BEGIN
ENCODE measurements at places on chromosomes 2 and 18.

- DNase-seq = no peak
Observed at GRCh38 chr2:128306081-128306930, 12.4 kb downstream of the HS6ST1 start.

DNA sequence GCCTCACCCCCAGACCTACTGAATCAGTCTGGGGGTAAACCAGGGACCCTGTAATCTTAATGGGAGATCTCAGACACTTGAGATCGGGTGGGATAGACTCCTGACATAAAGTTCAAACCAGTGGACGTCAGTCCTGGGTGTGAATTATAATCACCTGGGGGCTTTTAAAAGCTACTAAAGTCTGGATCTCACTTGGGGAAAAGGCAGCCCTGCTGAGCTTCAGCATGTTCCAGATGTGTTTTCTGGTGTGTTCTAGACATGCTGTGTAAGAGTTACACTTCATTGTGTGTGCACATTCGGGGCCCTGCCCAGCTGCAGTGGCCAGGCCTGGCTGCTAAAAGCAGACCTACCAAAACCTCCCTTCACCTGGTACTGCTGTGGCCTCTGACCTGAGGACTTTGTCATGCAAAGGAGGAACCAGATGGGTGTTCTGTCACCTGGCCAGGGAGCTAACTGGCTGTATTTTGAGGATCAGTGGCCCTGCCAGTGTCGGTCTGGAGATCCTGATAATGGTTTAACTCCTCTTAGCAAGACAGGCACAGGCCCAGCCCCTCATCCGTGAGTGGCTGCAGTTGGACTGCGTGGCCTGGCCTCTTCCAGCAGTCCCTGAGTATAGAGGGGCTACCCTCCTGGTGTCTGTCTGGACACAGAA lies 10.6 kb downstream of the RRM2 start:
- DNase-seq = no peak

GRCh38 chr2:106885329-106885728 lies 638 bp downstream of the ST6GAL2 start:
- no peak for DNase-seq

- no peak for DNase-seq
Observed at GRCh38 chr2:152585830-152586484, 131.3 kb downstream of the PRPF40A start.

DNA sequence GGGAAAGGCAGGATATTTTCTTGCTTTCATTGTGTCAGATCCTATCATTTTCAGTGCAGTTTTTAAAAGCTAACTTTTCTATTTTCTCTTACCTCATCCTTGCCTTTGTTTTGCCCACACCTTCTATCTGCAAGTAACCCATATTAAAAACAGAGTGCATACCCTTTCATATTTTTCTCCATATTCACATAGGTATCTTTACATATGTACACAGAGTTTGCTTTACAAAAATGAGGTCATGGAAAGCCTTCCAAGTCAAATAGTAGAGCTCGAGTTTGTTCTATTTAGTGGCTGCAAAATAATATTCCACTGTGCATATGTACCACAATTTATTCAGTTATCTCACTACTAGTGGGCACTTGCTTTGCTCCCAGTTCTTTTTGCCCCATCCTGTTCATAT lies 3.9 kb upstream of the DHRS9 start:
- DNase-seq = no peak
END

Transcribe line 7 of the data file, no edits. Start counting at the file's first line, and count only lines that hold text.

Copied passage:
- no peak for DNase-seq